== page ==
NATO failed to set a timetable for Ukraine’s membership in the summit
VILNIUS, July 12 (IANS) NATO leaders failed to set a timetable for Ukraine’s membership in the alliance, after the first day of a NATO summit in the Lithuanian capital, Vilnius.
Speaking at a news conference, NATO Secretary General Jens Stoltenberg said on Tuesday that the allies had agreed on a three-element package to “bring Ukraine closer to NATO”. However, he made it clear that Ukraine’s invitation to join the coalition would be issued “when the allies agree and the conditions are met.”
“It is unprecedented and absurd when no time frame is given for the invitation or for Ukraine’s membership. While at the same time vague wording about ‘conditions’ is added even for Ukraine’s invitation,” Ukrainian President Volodymyr Zelensky tweeted. He is scheduled to attend the inaugural meeting of the new NATO-Ukraine Council on Wednesday.
NATO members are divided on how to bring Ukraine closer to their bloc. While some members of Eastern Europe are pushing for an explicit commitment on when Ukraine will join, the United States and Germany are reluctant to elaborate, according to some reports.
Xinhua news agency reported that Stoltenberg said NATO leaders also approved “the most comprehensive defense plan since the end of the Cold War,” and endorsed a new defense action plan.
Under the new plans, NATO aims to have 300,000 troops fully operational. NATO allies have also made a “standing commitment” to invest at least 2 percent of their GDP annually in defence, even though after “nine consecutive years of increased defense spending” since 2014, only 11 of the alliance’s total members have reached 31 or more members. Goal.
Critics argue that such a focus on militarization fosters an arms race among member states, diverts resources away from social and economic development and negatively affects the quality of life of citizens.
Swedish expert Jan Oberg said NATO’s pledge to require its members to invest at least 2 percent of GDP per year in defense is “ridiculous”.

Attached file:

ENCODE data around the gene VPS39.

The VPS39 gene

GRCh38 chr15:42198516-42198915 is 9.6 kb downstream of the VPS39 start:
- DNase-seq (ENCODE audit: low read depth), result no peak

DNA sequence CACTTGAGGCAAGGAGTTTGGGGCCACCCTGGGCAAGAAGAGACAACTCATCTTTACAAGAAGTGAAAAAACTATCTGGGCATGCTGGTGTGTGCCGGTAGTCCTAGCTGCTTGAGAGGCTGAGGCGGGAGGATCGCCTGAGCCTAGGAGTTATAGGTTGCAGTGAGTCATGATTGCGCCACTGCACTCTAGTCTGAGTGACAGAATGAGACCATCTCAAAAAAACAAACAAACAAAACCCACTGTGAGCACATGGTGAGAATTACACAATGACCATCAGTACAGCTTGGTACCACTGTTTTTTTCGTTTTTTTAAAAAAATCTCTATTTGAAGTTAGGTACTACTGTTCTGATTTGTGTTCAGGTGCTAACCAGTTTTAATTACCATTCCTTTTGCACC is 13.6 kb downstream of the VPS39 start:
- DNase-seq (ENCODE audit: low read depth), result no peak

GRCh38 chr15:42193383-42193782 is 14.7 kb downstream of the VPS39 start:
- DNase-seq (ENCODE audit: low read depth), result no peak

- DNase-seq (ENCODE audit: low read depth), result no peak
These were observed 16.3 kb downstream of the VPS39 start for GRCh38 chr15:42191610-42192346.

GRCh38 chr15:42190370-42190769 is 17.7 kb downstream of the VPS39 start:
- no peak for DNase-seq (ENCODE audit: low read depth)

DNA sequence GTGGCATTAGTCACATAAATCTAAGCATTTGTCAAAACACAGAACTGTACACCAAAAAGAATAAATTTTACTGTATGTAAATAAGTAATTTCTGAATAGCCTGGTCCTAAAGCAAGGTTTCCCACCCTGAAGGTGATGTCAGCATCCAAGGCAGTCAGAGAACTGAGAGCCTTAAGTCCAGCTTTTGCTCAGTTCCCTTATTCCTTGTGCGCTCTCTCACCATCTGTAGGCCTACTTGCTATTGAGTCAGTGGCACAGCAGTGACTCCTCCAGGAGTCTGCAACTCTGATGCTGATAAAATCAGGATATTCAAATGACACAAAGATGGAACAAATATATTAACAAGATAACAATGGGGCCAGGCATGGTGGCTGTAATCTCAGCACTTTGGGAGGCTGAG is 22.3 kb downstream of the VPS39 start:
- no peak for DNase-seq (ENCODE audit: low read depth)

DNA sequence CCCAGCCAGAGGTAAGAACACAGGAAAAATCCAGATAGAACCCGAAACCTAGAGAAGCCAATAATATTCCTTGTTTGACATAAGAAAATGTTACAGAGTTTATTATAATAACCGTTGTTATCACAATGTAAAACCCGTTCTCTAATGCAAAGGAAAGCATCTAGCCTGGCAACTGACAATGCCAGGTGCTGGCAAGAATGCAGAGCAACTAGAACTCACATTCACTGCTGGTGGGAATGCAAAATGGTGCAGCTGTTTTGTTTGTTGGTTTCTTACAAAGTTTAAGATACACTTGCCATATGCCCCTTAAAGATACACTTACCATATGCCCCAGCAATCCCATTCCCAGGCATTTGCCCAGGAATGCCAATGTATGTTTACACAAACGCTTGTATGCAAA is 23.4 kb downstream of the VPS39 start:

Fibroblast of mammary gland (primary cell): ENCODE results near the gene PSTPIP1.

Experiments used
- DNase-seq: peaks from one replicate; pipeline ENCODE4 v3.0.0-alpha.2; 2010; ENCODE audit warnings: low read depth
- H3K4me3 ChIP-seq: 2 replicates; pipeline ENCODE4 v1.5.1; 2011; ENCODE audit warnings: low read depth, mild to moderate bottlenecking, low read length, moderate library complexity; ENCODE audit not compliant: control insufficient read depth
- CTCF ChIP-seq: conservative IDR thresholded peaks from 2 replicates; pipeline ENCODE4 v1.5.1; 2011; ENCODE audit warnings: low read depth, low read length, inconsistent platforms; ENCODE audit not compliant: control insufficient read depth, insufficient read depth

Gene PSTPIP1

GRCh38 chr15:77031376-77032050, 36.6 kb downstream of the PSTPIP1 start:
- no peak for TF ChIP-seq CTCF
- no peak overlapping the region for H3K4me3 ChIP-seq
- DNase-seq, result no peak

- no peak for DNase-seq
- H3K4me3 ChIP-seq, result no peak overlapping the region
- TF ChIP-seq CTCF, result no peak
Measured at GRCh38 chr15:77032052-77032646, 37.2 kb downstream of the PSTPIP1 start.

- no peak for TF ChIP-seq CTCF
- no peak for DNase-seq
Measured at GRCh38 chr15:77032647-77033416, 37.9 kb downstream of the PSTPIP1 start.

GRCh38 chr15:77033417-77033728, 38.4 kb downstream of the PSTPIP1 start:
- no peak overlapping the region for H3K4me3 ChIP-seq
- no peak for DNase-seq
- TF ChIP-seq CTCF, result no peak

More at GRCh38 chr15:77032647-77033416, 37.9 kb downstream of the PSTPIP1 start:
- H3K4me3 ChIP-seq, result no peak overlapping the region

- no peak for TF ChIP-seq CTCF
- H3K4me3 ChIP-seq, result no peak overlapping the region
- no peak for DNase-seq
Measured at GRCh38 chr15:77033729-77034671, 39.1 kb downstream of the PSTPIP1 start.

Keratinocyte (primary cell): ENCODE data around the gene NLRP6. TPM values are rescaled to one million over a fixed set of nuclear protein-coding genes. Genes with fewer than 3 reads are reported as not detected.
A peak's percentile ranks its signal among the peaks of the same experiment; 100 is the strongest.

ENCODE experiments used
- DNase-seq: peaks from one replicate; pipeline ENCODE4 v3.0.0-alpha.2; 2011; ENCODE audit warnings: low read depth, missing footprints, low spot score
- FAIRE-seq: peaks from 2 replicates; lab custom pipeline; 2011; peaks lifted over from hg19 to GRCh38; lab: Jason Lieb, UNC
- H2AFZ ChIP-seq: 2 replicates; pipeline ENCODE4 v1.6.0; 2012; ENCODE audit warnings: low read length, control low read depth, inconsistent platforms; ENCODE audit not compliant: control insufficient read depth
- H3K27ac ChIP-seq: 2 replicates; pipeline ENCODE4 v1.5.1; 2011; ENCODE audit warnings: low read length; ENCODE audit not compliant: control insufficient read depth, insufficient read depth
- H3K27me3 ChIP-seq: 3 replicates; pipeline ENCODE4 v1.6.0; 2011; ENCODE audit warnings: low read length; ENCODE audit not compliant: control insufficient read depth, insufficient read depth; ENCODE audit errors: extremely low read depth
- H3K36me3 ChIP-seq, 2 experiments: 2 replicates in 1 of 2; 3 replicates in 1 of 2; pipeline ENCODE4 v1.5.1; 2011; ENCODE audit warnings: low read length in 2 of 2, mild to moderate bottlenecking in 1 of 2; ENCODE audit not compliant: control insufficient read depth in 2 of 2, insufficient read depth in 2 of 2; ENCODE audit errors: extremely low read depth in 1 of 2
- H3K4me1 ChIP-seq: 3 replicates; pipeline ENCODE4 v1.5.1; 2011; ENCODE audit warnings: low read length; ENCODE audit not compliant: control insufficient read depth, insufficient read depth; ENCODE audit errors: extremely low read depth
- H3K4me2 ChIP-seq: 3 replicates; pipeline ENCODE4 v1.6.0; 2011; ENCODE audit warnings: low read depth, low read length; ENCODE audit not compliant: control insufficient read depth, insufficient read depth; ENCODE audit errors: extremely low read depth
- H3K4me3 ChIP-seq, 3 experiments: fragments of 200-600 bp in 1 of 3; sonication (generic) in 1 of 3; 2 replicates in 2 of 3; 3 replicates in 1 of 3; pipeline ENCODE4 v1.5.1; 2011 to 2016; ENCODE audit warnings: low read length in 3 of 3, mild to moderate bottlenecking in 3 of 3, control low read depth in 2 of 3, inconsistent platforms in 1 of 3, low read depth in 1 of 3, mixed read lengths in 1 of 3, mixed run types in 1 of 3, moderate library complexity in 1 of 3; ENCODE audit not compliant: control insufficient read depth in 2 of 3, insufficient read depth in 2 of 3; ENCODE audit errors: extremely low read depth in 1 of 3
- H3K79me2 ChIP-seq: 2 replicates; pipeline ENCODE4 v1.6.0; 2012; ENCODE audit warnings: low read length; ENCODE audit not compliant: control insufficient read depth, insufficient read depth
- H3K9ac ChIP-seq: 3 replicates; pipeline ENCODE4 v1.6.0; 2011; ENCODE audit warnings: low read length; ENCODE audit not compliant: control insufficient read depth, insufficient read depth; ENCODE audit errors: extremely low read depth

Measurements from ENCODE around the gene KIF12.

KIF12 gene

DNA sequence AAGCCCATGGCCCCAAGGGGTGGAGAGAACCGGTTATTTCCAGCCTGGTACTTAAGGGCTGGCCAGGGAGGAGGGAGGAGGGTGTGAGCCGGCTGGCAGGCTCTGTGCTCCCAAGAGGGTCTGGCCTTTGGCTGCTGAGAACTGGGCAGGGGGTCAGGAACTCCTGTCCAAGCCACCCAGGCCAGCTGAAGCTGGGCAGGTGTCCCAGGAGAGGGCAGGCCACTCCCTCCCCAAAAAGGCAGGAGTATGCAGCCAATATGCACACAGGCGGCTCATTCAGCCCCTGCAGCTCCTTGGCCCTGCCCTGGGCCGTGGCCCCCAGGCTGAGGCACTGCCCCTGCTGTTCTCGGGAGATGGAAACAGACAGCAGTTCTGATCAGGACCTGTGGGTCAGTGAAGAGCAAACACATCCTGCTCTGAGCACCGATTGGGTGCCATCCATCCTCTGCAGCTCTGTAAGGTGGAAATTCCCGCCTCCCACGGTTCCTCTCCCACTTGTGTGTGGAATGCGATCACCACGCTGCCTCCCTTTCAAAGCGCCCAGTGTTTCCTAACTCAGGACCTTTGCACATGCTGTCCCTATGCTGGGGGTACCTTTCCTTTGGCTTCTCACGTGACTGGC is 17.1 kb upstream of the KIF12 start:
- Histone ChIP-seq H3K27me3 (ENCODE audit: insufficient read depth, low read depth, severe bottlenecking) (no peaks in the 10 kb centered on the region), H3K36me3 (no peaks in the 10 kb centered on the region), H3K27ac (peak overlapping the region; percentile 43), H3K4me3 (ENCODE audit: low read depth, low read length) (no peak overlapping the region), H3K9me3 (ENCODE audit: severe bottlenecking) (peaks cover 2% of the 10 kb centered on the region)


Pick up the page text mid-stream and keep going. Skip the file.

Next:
Oberg added that the military budget “should be decided according to a comprehensive analysis of threats, followed by a priority discussion, and never be linked to the economic fluctuations of the country.”
“What we’re seeing is rampant, exclusive militarism that doesn’t care about the other side or the consequences of its provocative policies,” said Oberg, director of the Transnational Foundation for Peace and Future Research.
Analysts also warned that NATO’s expansion and response to the Ukraine issue could seriously threaten global security.
NATO is not a defensive alliance, though this is a consistent refrain of Western leaders, Sevim Dagdelin, a member of the German House of Representatives, told Xinhua in a recent interview.
Meanwhile, the military agreement is involved in an aggressive arms campaign and thwarts all negotiation efforts related to the Ukrainian crisis, she said, accusing NATO of waging a proxy war against Russia by providing military aid to Ukraine.
Kremlin spokesman Dmitry Peskov on Tuesday accused NATO of treating Russia like an “enemy”.
“It is clear that we are talking about an assembly summit that has a clear and focused anti-Russian character,” Peskov was quoted as saying by local media.
He said that Moscow has witnessed repeated waves of NATO expansion towards its borders, and the West does not understand the dangers of this expansion.
Before the two-day summit, anti-NATO protests were held in several European countries.
To underscore that the summit will see “calls for further escalation” of the Ukraine war, the Stop the War coalition organized a day of peace protests across Britain on Saturday. Meanwhile, in Paris, a rally against the military alliance drew hundreds of people, many calling for France to quit NATO.